Thursday, 11 April 2013


Today we heard a former IMF Chief-of-Mission to Ireland, Ashoka Mody, state on RTE's Morning Ireland what we in Ballyhea have been saying for two years, that the bank bondholders should have been burned. Better late than never, and we believe it's still possible to work our way out of this mess.
Here is what we in Ballyhea and in the various 'Ireland says NO!' campaigns propose as a solution to Ireland's current ills:
  • Destroy the €25bn in sovereign bonds currently held by our Central Bank in lieu of the Promissory Notes, Notes/bonds issued to cover a flagrant abuse of the Emergency Liquidity Assistance fund when €31bn was pumped in to two already insolvent institutions, Anglo Irish Bank and Irish Nationwide Building Society, abuse the ECB itself approved;
  • Restore to the Irish Exchequer the €6bn already destroyed on the basis of those Promissory Notes;
  • Swap all of Ireland's remaining interests in the various Irish banks for a) the €20.7bn taken from our National Pension Reserve Fund to bail out those banks and b) write off the remaining €13bn or so borrowed from the various emergency funds to bail out the Irish banks.
The first move above will ease the long-term debt burden, making Ireland more attractive to the damned markets; the other two measures will put money back in the national accounts, money that can be used to invest in infrastructure, to kick-start this ailing economy. Do this and Ireland will soar.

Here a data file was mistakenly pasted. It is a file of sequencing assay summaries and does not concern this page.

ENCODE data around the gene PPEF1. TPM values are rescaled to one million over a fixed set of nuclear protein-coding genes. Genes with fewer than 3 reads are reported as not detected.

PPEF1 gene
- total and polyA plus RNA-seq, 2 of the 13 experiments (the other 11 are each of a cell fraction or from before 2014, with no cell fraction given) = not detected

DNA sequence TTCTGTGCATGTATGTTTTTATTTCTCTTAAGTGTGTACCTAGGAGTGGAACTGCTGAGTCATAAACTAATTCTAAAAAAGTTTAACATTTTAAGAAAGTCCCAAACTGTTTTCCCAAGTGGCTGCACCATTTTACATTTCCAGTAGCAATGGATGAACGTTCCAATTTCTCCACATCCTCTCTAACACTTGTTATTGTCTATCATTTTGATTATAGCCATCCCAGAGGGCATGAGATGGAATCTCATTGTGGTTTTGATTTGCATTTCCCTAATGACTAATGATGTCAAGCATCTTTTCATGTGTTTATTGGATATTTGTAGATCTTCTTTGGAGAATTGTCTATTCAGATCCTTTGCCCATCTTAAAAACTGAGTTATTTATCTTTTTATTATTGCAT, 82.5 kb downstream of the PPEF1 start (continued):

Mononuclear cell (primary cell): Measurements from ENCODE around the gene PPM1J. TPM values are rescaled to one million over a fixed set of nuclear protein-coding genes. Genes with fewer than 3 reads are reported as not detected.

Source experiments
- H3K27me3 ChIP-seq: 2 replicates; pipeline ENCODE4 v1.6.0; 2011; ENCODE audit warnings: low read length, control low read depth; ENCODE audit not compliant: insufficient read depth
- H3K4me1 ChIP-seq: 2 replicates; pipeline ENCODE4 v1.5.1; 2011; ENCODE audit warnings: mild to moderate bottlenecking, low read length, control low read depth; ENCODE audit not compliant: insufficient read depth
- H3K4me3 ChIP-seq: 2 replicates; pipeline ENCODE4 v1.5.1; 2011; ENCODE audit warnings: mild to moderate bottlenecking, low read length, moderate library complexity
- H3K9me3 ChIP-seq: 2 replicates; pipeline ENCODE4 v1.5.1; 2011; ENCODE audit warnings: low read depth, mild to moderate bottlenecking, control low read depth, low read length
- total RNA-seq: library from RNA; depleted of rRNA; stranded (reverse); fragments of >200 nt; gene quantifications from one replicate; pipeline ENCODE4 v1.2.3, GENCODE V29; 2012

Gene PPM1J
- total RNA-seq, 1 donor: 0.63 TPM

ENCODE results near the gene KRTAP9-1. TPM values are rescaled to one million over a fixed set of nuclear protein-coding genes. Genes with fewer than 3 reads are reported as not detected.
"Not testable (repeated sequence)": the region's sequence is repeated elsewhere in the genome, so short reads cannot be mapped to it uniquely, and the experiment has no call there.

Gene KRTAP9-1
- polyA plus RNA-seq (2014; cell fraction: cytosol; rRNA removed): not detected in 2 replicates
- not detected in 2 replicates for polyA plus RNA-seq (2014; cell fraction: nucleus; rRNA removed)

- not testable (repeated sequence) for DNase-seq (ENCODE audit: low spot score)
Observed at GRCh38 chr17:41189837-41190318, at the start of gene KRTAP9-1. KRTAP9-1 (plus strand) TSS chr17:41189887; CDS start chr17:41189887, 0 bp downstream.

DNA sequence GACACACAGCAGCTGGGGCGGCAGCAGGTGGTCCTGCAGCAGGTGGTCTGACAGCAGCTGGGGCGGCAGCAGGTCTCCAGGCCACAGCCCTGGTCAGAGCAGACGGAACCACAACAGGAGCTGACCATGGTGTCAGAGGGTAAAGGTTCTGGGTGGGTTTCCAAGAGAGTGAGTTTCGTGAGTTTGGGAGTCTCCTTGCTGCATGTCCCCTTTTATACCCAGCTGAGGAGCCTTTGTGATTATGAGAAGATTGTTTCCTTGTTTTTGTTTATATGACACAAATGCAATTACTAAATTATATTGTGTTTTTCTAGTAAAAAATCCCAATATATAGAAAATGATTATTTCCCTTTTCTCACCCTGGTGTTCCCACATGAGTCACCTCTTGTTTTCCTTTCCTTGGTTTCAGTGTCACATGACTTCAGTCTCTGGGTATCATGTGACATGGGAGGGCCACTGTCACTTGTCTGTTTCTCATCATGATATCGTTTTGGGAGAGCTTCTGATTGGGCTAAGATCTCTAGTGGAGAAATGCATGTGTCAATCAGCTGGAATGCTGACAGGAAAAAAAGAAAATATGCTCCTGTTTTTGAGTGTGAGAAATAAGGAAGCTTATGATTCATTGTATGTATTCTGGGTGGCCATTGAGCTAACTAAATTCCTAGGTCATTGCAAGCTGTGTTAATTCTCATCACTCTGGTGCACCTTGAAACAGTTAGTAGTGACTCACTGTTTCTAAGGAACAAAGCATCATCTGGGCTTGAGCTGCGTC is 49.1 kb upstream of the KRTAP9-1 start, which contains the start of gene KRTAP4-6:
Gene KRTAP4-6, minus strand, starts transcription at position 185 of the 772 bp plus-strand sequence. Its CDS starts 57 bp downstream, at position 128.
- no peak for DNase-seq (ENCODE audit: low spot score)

We'll be told of course that it can't be done, that it's not in the remit of the ECB/EU. So what?
For years we were told that bondholders couldn't be burned, until it happened, in Greece.
We were told that was a one-off, couldn't be applied anywhere else, til it happened in Cyprus - so much for that one-off.
In Cyprus you had the initial proposal to burn all depositors including those under €100,000, a proposal agreed to by the Eurozone finance ministers despite a supposed EU-wide guarantee to the contrary and (shamefully) welcomed immediately afterwards by our own government; when the proverbial hit the fan those same Finance Ministers (including our own Michael Noonan) all did a Pontius Pilate, washed their hands of a decision they had approved when they should never even have allowed it be debated; it took an outpouring of popular protest for the proposal to be overturned - another one-off, though this one was stymied by the people.

In the second Cyprus proposal we did see depositors burned, another first (albeit above the €100,000 guarantee threshold) but again, according to the ECB/EU, a 'one-off'.
So, how many 'one-offs' is that? Where, we ask, is Ireland's 'one-off' deal? So many times we've been told we're 'special' - let's see the money. Our government may not be fighting for it; we are, the ordinary people of Ireland.
In Ballyhea, in Charleville, in Tralee, Killarney, Skibereen, Fermoy, Clonmel, Nenagh, Tulla, Galway, Dublin, in mighty Ratoath, in a growing number of villages/town/cities across the country, every week we're marching, every week we're fighting. Don't offer us legal arguments as to why we have to pay this odious debt; when immorality is made legal, good people have a duty not just to refuse to be bound by such law, we have a duty to overturn it.

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Thank you,
Diarmuid O'Flynn